For Immediate Release - October 07, 2016

Baker-Polito Administration Awards $125,000 in Housing Grants to Nine Communities

Grafton, Auburn, Lenox and the Towns of Martha’s Vineyard will use funding to advance long-term housing and planning goals

Boston – October 6, 2016 – Today the Baker-Polito Administration announced $125,000 in Planning Assistance Towards Housing (PATH) grant funding for the communities of Grafton, Auburn, and Lenox, and to the Martha’s Vineyard Commission. These awardees join 24 others that have received a PATH grant award since the program’s authorization in 2014.

The Town of Grafton received $20,000 to conduct a transit feasibility study in North Grafton.

The Town of Auburn received $25,000 to develop a community-based housing plan, and the Town of Lenox received $10,000 to craft a housing production plan.

The Martha’s Vineyard Commission received $70,000 to assist in the creation of housing production plans for each of the six towns on the island.

“Across the Commonwealth, we are working to empower our local partners, helping them create sustainable communities that can support long-term growth,” said Governor Charlie Baker. “Massachusetts is an enviable place to live, and as demand for housing increases, these planning grants are another tool for communities to take a proactive approach to development and housing production.”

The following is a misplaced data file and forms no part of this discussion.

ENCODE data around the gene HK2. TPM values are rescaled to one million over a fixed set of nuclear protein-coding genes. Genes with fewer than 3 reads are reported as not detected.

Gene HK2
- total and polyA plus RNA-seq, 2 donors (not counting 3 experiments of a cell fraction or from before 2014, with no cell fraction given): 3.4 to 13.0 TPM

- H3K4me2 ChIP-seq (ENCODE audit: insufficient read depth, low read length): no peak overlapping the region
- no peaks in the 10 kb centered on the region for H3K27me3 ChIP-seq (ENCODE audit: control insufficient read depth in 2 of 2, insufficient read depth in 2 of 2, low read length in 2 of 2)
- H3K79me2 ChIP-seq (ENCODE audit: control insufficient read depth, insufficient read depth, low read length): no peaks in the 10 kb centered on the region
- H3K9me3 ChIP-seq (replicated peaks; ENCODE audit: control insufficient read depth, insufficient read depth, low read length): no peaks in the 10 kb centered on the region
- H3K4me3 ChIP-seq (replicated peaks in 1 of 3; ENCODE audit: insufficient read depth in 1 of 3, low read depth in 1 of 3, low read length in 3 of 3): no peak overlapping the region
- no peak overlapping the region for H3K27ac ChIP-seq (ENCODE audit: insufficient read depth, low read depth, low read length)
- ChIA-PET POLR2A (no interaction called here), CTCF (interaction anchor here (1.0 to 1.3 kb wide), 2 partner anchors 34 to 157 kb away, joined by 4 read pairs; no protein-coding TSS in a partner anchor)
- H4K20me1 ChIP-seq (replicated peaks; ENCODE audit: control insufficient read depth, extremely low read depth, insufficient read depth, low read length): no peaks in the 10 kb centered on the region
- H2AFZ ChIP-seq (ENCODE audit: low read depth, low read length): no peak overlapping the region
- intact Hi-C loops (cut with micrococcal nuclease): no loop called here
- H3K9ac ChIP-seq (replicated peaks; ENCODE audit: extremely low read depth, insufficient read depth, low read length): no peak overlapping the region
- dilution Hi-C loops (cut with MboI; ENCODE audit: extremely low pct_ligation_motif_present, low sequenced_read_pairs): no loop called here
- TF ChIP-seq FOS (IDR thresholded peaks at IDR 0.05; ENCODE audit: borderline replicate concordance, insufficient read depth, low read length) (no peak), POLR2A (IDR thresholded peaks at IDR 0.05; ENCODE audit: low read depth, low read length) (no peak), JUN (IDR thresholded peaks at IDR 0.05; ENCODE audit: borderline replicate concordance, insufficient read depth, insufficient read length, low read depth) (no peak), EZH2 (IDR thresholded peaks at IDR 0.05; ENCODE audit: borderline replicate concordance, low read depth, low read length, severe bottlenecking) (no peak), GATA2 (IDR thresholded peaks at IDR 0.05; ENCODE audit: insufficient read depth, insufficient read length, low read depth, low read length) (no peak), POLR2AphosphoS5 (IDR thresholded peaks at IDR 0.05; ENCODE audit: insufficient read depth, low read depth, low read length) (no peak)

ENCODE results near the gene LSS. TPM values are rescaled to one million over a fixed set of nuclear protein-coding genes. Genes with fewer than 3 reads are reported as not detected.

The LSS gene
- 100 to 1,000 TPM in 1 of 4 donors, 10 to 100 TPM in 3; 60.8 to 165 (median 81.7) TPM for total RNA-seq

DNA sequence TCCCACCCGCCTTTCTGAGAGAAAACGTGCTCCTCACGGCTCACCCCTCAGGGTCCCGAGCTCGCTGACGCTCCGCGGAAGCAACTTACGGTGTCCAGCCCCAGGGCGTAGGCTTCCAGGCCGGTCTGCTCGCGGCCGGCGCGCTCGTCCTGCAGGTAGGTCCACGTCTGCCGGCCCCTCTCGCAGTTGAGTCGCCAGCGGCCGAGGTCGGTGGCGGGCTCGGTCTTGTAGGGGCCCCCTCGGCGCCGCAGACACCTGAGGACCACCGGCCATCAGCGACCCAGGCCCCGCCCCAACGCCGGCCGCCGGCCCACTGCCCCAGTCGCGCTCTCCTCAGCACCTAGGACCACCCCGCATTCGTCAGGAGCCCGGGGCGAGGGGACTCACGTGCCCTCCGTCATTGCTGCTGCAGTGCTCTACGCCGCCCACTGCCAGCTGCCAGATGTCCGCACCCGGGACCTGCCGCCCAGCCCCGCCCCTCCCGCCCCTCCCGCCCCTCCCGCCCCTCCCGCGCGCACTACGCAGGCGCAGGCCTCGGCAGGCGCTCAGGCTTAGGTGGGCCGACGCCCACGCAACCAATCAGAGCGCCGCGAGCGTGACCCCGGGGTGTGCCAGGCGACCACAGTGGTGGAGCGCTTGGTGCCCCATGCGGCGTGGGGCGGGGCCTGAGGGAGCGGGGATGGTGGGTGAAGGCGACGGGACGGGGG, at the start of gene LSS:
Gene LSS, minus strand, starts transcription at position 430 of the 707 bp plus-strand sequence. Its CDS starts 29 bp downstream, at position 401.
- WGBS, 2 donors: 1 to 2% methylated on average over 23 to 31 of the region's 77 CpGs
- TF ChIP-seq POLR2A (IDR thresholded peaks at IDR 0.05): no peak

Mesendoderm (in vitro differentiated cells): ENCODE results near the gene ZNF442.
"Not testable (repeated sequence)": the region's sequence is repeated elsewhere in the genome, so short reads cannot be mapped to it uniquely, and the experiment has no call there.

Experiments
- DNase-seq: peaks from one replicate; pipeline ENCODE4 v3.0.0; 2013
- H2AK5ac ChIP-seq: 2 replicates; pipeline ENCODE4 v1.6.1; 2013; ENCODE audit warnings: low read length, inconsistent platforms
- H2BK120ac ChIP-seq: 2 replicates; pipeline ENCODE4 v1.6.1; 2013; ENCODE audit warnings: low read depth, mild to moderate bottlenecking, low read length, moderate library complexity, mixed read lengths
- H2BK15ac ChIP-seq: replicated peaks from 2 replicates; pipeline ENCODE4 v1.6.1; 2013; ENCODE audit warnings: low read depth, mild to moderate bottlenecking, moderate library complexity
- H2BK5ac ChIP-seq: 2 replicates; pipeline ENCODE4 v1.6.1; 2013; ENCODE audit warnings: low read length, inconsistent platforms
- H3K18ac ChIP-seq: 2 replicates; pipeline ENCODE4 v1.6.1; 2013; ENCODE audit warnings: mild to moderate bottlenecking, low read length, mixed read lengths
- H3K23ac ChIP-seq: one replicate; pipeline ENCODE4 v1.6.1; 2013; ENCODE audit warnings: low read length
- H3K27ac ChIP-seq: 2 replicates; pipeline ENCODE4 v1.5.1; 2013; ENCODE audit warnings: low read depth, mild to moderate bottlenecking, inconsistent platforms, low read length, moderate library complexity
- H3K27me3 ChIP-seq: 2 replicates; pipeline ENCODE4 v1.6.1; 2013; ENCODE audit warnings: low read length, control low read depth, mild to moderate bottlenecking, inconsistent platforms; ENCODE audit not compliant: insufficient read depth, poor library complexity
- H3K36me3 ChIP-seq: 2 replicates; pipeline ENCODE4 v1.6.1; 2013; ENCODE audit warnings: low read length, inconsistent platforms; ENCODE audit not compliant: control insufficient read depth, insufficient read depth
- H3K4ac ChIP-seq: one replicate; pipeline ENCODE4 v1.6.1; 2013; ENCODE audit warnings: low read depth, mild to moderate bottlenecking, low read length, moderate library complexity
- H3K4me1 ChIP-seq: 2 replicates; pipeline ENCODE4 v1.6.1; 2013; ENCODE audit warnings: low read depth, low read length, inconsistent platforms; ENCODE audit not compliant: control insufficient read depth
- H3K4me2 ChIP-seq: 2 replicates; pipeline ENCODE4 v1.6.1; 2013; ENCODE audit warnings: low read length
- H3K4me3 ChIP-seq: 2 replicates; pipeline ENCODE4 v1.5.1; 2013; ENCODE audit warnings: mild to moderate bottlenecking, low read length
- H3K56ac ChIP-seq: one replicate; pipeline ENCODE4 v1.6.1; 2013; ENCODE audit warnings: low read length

“Strategic municipal planning grants give communities the ability to take stock of their individual needs, resources and challenges,” said Lieutenant Governor Karyn Polito. “When municipalities take an active role in planning, communities can more effectively execute on their own vision for the future.”

“Increasing the supply of housing for residents at all income levels is critical to economic growth,” said Housing and Economic Development Secretary Jay Ash. “PATH helps communities to leverage existing assets and plan for development in alignment with their local needs.”

“Across the state, we are seeing more municipalities approach their long-term development goals proactively, with a focus on how they want their community to adapt to present and future housing needs,” said Undersecretary of Housing and Community Development Chrystal Kornegay. “These grants give communities vital resources to direct new growth that will create new jobs, and make our cities and towns more accessible to working families and seniors.”

The Department of Housing and Community Development (DHCD) oversees the PATH program, a $600,000 fund that helps communities expand housing opportunities through community-based activities on municipally-owned sites; changes to land use and zoning; planning for housing and mixed-use development in specific geographic areas; and the implementation of strategies identified in DHCD-approved housing production plans. The fund, authorized in 2014, has awarded $578,000 supporting multi-family housing development efforts in 33 communities.

###